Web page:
The Solution: Slow down your thoughts, remember your background and don’t overextend by reaching into topics you’re not comfortable with yet. Stick to the safe grounds using what you know comfortable until reaching into that “untapped” vocabulary bank in the back of your head. If you’ve been studying your target language for a good while you probably know at least twice as many words as you think you know. The problem, however, is that you haven’t activated those words yet, so their usage is limited to reading and listening.


To Be Confused Or Not To Be Confused – Is That The Question?

The truth is you can’t avoid it, either way, so my best advice is just to let it enter your life and wreak havoc. I’m not saying let that havoc go on forever because it can be detrimental to your language learning journey. However, I am saying to let it play around for a little while before you completely stomp it out of your life. Confusion, for all intents and purposes, is meant to shake up your lifestyle. Think about it, what happens when you get confused? You look for a solution to the problem, right? And after you find that solution, I’d hope that you make a mental note of what that situation taught you and how you managed to solve it AKA solve the confusion. The grand takeaway that we should get from the concept of confusion is that when we overcome a difficulty that is slightly outside our range of comprehension, we improve in a permanent manner.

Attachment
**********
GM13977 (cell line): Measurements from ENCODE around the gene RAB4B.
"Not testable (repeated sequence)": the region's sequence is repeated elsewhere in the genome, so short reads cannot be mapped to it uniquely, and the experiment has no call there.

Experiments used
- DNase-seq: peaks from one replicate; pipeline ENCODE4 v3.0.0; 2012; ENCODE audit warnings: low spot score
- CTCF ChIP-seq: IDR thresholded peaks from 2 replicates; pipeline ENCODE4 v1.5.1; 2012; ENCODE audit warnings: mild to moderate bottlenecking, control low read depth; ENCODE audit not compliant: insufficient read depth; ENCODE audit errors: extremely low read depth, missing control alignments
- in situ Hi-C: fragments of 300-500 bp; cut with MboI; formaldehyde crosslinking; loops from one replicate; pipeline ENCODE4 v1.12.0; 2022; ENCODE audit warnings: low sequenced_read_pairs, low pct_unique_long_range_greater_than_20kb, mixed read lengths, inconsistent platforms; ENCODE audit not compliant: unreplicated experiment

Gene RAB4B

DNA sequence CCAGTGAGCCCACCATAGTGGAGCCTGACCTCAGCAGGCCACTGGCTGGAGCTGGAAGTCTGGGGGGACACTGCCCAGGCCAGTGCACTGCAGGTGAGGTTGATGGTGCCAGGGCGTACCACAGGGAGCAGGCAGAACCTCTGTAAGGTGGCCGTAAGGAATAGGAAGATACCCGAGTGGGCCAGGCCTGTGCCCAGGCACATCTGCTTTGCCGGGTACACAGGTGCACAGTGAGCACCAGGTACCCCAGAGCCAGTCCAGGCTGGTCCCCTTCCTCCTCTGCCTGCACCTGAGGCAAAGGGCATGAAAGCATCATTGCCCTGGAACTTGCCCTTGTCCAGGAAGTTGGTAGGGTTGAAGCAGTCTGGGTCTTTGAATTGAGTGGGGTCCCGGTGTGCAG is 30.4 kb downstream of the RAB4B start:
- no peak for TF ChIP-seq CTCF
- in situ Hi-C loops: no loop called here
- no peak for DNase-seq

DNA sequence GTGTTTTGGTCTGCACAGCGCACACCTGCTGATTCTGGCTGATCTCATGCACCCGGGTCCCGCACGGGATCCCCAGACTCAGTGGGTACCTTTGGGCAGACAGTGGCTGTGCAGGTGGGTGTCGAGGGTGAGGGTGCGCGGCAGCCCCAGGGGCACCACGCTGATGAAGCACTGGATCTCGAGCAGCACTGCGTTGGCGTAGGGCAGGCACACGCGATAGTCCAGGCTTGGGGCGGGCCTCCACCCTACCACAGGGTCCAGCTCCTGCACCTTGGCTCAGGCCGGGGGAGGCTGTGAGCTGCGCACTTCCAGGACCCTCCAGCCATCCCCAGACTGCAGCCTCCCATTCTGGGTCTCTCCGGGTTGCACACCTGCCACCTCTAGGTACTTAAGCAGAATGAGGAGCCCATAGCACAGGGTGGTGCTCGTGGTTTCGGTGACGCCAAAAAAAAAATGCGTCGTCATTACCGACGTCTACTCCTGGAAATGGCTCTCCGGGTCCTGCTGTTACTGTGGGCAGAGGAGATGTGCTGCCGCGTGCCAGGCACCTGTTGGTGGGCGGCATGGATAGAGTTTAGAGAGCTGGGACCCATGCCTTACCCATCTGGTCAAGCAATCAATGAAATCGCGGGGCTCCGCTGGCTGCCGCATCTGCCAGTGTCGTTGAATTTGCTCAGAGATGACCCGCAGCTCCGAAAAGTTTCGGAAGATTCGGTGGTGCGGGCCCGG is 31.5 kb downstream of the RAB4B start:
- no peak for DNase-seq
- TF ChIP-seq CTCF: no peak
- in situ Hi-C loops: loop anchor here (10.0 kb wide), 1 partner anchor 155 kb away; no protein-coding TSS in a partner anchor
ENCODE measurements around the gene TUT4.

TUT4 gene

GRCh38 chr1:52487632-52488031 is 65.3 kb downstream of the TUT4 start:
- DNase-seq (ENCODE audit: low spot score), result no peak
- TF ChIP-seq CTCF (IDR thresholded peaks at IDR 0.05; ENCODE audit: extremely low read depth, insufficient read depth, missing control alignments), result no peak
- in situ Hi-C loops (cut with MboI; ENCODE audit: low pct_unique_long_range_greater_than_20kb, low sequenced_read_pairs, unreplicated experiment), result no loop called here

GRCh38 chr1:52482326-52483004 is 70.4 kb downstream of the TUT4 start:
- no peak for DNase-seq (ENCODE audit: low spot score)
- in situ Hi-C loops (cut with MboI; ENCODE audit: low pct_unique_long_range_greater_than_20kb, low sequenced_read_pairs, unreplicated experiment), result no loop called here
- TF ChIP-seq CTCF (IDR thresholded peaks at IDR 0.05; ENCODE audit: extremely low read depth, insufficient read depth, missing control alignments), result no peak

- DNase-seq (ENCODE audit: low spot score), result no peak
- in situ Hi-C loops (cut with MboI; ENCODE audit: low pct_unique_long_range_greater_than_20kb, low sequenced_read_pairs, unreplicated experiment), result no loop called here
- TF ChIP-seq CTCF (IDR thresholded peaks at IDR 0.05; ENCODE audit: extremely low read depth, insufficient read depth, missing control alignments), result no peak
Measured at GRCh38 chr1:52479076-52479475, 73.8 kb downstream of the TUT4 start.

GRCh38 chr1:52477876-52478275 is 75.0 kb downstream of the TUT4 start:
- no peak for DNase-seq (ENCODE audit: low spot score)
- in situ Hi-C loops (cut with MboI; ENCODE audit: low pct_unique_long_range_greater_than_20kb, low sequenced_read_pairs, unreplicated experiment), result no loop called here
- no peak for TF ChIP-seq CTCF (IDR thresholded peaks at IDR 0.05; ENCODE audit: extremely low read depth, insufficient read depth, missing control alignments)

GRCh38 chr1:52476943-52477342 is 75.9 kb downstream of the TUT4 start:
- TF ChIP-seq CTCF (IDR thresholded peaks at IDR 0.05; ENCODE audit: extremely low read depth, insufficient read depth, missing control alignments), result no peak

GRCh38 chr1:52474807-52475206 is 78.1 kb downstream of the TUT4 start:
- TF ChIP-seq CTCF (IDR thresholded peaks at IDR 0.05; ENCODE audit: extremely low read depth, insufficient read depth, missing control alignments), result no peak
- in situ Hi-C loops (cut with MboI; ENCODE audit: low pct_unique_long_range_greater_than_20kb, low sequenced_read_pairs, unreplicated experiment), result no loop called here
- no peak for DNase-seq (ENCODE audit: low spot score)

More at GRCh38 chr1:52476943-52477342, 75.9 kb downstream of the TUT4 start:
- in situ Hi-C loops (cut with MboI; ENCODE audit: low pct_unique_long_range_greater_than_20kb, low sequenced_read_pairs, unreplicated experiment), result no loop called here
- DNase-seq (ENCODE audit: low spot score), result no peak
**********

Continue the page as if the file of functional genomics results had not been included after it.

So next time you get confused, remember these simple tricks:

(1) Fight Fire with Fire: Be open to new and better approaches but stick to your style

(2) Increase Your Input Gradually: Make sure your surroundings match to your language level

(3) Slow Down Your Thoughts: Stop to think clearly about the situation in order to comprehend the information you’re receiving.

Posted by Kiandro


I'm Kiandro, the content creator here at L-Lingo. I'm an avid language learner and culture enthusiast. Feel free to leave any comments or thoughts you have on my blog posts.